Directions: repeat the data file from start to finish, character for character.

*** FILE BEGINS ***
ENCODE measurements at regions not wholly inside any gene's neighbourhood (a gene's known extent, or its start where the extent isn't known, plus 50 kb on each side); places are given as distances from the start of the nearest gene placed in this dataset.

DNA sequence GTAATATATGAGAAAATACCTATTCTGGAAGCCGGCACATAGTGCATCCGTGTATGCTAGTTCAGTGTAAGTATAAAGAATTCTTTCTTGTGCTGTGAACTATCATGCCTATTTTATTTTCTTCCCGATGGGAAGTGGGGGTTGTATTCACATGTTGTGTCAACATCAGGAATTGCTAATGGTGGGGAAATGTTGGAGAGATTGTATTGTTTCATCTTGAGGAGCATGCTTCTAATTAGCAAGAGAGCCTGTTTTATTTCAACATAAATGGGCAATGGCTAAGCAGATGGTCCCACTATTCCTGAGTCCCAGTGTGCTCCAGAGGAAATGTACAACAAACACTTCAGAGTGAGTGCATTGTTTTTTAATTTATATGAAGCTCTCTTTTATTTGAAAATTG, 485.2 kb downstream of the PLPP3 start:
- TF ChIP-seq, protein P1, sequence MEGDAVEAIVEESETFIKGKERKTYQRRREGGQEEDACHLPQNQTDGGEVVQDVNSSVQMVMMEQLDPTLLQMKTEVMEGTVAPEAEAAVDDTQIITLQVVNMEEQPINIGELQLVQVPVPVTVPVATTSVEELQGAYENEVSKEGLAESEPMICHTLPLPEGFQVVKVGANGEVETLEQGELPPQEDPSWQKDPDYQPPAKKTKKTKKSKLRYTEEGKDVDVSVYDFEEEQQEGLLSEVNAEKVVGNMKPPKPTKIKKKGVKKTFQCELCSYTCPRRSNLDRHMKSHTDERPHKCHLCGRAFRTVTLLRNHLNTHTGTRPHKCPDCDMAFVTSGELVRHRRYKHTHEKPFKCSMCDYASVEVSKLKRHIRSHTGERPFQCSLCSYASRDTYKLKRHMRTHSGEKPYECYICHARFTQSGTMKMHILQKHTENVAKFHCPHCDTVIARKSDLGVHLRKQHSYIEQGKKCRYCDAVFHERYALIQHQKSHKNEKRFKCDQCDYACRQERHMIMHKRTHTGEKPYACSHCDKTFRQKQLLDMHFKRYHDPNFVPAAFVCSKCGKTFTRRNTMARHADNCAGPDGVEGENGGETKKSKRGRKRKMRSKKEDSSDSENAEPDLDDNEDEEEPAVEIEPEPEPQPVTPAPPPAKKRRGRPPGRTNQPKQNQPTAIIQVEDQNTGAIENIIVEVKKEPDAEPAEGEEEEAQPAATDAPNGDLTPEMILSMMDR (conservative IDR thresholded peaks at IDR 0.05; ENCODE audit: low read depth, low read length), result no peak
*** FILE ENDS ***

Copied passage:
ENCODE measurements at regions not wholly inside any gene's neighbourhood (a gene's known extent, or its start where the extent isn't known, plus 50 kb on each side); places are given as distances from the start of the nearest gene placed in this dataset.

DNA sequence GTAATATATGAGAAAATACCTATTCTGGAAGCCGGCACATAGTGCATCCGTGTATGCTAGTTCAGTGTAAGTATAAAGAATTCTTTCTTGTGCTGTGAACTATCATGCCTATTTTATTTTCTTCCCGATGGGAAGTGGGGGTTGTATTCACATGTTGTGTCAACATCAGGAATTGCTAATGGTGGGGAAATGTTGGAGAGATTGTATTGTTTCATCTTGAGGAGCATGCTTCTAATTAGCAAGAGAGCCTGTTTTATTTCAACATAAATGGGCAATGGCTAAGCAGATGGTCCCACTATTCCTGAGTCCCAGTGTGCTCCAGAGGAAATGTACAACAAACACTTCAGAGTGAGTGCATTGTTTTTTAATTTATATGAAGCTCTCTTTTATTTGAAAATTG, 485.2 kb downstream of the PLPP3 start:
- TF ChIP-seq, protein P1, sequence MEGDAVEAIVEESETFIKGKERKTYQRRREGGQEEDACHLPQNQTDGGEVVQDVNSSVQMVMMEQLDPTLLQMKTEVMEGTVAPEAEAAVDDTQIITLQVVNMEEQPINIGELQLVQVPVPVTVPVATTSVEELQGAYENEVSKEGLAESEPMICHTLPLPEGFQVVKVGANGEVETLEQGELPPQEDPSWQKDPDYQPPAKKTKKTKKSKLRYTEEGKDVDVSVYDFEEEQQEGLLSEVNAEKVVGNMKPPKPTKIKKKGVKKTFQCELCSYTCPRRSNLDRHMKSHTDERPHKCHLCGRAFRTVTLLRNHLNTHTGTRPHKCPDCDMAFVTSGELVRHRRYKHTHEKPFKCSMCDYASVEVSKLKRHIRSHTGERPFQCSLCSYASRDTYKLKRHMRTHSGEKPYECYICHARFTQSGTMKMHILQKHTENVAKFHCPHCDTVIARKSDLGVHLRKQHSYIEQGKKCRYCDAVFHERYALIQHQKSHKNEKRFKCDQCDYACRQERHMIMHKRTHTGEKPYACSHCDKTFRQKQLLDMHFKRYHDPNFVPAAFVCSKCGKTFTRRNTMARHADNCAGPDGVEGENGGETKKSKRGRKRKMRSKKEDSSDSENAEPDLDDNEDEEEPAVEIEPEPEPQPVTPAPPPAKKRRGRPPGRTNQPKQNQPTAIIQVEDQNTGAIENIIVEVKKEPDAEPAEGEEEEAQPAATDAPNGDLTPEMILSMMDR (conservative IDR thresholded peaks at IDR 0.05; ENCODE audit: low read depth, low read length), result no peak